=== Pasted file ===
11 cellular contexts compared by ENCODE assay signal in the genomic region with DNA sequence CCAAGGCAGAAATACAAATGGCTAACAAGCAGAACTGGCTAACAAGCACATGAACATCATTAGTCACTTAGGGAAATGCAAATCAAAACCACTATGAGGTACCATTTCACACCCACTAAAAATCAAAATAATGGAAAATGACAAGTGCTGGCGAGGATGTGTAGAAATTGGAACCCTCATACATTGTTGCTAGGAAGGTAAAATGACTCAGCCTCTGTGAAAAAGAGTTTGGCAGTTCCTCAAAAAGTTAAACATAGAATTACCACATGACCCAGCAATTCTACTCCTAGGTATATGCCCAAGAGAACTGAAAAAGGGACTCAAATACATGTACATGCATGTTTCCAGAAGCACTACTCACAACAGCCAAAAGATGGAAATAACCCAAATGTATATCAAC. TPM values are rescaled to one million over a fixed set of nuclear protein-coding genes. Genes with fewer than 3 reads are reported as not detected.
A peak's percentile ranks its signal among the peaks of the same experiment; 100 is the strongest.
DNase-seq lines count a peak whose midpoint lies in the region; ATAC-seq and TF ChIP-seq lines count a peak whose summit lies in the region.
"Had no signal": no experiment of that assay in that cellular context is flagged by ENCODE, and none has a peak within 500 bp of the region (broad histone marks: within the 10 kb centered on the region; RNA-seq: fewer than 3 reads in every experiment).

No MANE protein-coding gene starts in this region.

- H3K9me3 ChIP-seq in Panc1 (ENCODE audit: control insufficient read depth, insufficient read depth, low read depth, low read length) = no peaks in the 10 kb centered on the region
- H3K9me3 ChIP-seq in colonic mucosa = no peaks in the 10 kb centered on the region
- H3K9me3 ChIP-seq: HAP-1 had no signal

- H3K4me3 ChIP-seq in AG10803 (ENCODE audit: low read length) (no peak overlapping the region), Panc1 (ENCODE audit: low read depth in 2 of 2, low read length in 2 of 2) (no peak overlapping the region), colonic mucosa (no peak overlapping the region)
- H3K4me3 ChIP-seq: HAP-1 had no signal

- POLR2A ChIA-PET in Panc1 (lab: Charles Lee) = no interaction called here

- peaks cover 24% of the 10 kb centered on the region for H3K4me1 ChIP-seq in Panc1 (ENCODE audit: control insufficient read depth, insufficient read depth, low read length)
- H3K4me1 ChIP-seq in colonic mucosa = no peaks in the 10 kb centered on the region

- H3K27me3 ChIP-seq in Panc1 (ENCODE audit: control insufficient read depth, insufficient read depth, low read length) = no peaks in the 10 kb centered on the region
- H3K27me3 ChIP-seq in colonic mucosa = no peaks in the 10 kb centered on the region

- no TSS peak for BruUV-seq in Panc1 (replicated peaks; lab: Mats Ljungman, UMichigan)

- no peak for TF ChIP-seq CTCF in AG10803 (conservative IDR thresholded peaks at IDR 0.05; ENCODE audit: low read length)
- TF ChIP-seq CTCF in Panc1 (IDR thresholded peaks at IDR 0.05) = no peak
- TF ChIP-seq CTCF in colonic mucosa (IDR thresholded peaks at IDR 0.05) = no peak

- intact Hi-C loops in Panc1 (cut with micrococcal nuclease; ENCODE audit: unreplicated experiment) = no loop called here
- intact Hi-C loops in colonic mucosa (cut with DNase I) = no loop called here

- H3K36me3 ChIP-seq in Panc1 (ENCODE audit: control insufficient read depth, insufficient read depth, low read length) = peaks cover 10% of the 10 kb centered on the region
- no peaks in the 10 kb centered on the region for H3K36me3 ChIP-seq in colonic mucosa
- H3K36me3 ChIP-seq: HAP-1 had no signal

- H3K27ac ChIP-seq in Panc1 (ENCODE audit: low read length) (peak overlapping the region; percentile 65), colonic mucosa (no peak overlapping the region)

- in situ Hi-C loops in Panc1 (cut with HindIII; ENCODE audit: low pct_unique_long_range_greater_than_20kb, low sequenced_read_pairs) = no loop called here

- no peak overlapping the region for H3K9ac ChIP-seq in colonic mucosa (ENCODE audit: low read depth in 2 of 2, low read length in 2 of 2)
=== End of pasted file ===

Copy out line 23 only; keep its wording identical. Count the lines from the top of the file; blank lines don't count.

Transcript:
- no peaks in the 10 kb centered on the region for H3K36me3 ChIP-seq in colonic mucosa